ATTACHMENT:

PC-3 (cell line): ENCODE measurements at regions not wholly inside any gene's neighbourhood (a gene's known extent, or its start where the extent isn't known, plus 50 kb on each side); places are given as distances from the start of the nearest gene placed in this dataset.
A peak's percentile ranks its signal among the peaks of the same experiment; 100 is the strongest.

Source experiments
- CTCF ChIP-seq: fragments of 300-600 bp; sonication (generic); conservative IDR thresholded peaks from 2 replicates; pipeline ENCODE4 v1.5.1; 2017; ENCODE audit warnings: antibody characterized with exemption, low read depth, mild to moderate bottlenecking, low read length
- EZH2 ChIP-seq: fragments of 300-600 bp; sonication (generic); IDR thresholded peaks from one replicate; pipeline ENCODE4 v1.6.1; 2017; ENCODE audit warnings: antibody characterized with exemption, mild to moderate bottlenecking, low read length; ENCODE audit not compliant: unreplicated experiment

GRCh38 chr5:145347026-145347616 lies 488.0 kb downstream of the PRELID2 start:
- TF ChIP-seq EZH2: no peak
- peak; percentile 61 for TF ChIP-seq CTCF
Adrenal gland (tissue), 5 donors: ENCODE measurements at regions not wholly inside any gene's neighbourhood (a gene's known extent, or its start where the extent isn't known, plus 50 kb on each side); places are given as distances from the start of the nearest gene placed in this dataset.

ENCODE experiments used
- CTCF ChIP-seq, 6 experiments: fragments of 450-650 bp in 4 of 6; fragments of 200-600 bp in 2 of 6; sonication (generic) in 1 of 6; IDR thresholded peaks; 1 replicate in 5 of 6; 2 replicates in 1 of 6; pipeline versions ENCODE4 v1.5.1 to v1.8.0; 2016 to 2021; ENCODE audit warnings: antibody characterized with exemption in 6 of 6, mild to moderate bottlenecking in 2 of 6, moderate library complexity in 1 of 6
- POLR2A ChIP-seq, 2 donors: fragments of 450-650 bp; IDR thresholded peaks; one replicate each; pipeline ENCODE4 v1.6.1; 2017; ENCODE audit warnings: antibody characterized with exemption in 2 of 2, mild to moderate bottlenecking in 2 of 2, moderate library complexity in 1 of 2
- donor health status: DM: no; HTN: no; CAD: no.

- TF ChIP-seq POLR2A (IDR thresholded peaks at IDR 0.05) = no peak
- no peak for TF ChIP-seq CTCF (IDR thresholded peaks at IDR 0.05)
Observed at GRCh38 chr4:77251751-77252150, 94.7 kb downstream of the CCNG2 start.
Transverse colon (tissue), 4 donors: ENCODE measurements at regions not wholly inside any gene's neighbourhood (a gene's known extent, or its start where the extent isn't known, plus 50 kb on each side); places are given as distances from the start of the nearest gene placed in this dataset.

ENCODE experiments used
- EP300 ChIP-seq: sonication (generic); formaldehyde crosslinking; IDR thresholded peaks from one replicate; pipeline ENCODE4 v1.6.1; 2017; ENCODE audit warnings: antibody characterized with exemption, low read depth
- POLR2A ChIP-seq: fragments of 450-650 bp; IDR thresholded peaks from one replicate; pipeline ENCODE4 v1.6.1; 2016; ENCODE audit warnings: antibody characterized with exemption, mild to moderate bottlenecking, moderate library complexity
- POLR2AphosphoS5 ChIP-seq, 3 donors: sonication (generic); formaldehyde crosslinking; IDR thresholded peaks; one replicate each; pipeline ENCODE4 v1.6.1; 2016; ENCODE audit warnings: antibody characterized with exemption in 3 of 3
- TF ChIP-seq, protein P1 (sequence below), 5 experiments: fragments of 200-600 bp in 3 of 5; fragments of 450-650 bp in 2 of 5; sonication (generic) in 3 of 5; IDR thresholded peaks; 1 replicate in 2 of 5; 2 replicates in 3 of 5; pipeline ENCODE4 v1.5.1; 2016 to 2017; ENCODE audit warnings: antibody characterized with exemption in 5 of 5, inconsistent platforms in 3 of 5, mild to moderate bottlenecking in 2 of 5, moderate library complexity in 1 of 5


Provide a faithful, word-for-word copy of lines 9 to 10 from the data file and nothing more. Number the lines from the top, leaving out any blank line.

Adrenal gland (tissue), 5 donors: ENCODE measurements at regions not wholly inside any gene's neighbourhood (a gene's known extent, or its start where the extent isn't known, plus 50 kb on each side); places are given as distances from the start of the nearest gene placed in this dataset.

ENCODE experiments used